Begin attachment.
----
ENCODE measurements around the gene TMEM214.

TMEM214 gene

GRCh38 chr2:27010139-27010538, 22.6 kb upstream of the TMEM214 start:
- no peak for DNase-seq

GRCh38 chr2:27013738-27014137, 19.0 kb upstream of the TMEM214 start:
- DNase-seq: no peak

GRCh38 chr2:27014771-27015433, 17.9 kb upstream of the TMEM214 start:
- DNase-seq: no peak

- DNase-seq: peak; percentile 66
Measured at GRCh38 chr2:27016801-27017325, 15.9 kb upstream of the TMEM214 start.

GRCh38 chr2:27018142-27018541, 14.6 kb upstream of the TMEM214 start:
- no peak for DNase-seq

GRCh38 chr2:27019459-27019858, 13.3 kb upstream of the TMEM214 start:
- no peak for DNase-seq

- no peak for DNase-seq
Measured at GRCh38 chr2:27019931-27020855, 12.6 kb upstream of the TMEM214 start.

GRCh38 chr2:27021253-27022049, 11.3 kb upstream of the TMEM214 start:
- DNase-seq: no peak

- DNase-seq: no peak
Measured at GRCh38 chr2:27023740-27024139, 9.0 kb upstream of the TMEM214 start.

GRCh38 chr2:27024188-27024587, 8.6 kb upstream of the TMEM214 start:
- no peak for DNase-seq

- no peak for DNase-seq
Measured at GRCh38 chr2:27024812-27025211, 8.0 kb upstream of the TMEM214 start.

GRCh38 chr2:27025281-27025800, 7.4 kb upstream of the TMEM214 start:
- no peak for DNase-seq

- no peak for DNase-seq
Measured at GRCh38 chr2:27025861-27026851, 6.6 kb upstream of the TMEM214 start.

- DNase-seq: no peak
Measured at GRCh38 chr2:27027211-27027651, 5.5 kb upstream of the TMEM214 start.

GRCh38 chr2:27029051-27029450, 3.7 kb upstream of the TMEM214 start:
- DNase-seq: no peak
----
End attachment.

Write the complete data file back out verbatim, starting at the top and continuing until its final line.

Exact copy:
ENCODE measurements around the gene TMEM214.

TMEM214 gene

GRCh38 chr2:27010139-27010538, 22.6 kb upstream of the TMEM214 start:
- no peak for DNase-seq

GRCh38 chr2:27013738-27014137, 19.0 kb upstream of the TMEM214 start:
- DNase-seq: no peak

GRCh38 chr2:27014771-27015433, 17.9 kb upstream of the TMEM214 start:
- DNase-seq: no peak

- DNase-seq: peak; percentile 66
Measured at GRCh38 chr2:27016801-27017325, 15.9 kb upstream of the TMEM214 start.

GRCh38 chr2:27018142-27018541, 14.6 kb upstream of the TMEM214 start:
- no peak for DNase-seq

GRCh38 chr2:27019459-27019858, 13.3 kb upstream of the TMEM214 start:
- no peak for DNase-seq

- no peak for DNase-seq
Measured at GRCh38 chr2:27019931-27020855, 12.6 kb upstream of the TMEM214 start.

GRCh38 chr2:27021253-27022049, 11.3 kb upstream of the TMEM214 start:
- DNase-seq: no peak

- DNase-seq: no peak
Measured at GRCh38 chr2:27023740-27024139, 9.0 kb upstream of the TMEM214 start.

GRCh38 chr2:27024188-27024587, 8.6 kb upstream of the TMEM214 start:
- no peak for DNase-seq

- no peak for DNase-seq
Measured at GRCh38 chr2:27024812-27025211, 8.0 kb upstream of the TMEM214 start.

GRCh38 chr2:27025281-27025800, 7.4 kb upstream of the TMEM214 start:
- no peak for DNase-seq

- no peak for DNase-seq
Measured at GRCh38 chr2:27025861-27026851, 6.6 kb upstream of the TMEM214 start.

- DNase-seq: no peak
Measured at GRCh38 chr2:27027211-27027651, 5.5 kb upstream of the TMEM214 start.

GRCh38 chr2:27029051-27029450, 3.7 kb upstream of the TMEM214 start:
- DNase-seq: no peak